Perfect Pitch Toddler Learning, Ear Training Screen
Screenshot From Apple App Store
Frame from Figma Community
All teams were given a task to design educational apps for children over a three-day period. My role was one of two UX Designers on an interdisciplinary team made up of folks in Software Engineering, and Data Science. The greater team talked about different directions we could go in, and eventually landed on designing a music app, to teach kids how to play and sight-read piano music.
I looked at a total of twenty competitors and comparators. Some competitors were specific to teaching piano to kids, and some were general music learning apps. Comparators were varied, as I looked at gaming, language learning programs (including the fun TV series Muzzy), ASL applications, crafting applications, and speech therapy applications.
One app in particular, Perfect Pitch Toddler Learning, inspired everyone on the team the most, which was an app to ear-train toddlers. It used stickers to help the kids associate notes with things they were already familiar with. This really resonated with the team and inspired the features we hoped to incorporate in our own project.
One of the first things I did was to set up a mood board, to get inspired. I compiled images in multiple categories to help me generate ideas, with some of those images including:
Things kids see everyday (i.e. books, color pencils, classrooms, schools etc.)
Musical Instruments Against Primary Colors
Research indicated the importance of primary colors, bright colors, large font, and pictures when designing for kids. User research compiled by the ux team indicated the friendliness of rounded edges, and pastel colors. The popular cartoon Bluey came up during my team's user research, which became the perfect source material to design a color palate from.
I suggested a template for journey mapping that included areas for us to explore the user's emotions, user flows, system flows, and opportunities to address user needs/pain-points. Together, the UX team explored the user's journey through the eyes of the user persona Melody, a four-year old toddler playing a new game to learn music. It was important for us to understand Melody's journey, so that we could design a product that fits her needs. More specifically, my focus was the user flow/system flow (or, "music app," and, "kids").
Some key insights my team got from this process were:
Use simple nursery rhyme songs
Walk the child gently through the flow
Only give positive feedback
Reinforce correct notes
I explored two scenarios discussed by the team to really understand the interactions our persona, Melody, would likely undertake.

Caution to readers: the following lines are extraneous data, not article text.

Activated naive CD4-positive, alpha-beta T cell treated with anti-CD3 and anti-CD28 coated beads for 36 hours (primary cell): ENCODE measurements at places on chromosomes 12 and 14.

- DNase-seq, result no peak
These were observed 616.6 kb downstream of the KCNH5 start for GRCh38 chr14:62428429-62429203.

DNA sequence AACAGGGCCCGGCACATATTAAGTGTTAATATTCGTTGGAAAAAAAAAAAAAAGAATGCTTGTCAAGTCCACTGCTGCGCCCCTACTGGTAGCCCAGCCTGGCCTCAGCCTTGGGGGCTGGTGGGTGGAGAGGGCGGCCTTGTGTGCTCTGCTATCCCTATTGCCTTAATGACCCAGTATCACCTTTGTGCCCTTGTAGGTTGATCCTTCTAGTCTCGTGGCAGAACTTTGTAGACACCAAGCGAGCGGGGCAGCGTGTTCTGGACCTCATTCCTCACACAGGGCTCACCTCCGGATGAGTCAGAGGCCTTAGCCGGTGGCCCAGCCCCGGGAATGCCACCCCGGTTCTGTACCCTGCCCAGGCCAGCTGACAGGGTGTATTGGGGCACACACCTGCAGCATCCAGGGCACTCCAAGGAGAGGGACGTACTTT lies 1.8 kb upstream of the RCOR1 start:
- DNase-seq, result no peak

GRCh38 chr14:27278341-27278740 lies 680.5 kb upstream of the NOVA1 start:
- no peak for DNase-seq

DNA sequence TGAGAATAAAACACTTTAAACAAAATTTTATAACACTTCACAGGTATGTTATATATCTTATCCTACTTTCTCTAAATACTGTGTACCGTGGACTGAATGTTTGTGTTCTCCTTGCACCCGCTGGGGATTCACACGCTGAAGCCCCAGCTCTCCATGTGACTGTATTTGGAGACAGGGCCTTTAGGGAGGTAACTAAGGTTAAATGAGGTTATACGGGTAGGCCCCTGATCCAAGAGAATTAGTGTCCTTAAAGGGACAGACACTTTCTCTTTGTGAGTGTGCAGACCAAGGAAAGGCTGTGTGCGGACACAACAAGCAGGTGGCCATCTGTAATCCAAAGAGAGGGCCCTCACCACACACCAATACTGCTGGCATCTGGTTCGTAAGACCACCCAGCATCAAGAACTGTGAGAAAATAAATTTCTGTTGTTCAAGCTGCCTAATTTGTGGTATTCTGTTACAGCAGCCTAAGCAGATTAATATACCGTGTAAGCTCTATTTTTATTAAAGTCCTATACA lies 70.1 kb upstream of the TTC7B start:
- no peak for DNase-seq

The first flow I created was a Practice Sequence, which shows what it would look like for Melody to choose a song and practice. This was important because it gave the team a visual as to how the app would work.
The second flow was a play sequence, which would encourage the child to play a song by memory (with visual assistance, of course). User research showed that it might be too challenging for a young child like Melody to recall a song they just learned, but it opened the door for a conversation on what to do after Melody ended her practice.
The design team did a few rounds of exploratory Crazy-8 sketching together to help us translate research into viable ideas for the next phase of the UX process, known as prototyping or the design phase. I explored logistical aspects, different features (like stickers), and how Melody would pick out her favorite song to play.
From this point, we compiled everyone’s sketches into a content placement chart, to see where there were similarities and differences in our sketches. This helped us better organize this new information in a way that could set us up for success in the next phase of design.
My team designed a prototype in Figma that responded to user research trends of the importance of positive reinforcement in kid’s learning, and the C & C analysis I did. I designed the sticker book flow, which allows Melody to place stickers anywhere in her own personal space and customize the background. My inspiration for this was old scrapbooks that people used. I was reinventing them, for a digital audience. Due to the time constraints of the project, we did one iteration to see how children like Melody and their parents responded to the design.
Before handing off to engineers, my team did a round of testing to reveal possible usability problems in a remote setting. Testers found the application easy to use and intuitive, which allowed us to proceed to the next phase with confidence.
One and a half days into the Hackathon, me and the design team met with the software engineering team on Figma to share our deliverables so they could work their magic and really run with our designs.
My contributions to those deliverables that were most relevant to the engineers that day were UI elements such as color palates and typography suggestions, and wireframe flows.
One thing that came out of this meeting was the feasibility of features and elements of our designs. There were limitations to what could be engineered in the time we had, and at the end of the day we needed to be able to create a fully operational product, to present to all the teams at the EOD the following day.
I learned how to advocate for my ideas, working with designers, and a great interdsciplinary team with folks in design, data science, and software engineering. I learned about what a great resource data science folks can be for ideating, and better understanding the problem, and how time constraints can effect feature development in the engineering process. Overall, this Hackathon was a great achievement for me. Here Comes Treble was a great success and we are already working on our next project. I’m grateful for this experience and can't recommend Hackathons enough for early-career designers to get their feet wet in agile teamwork.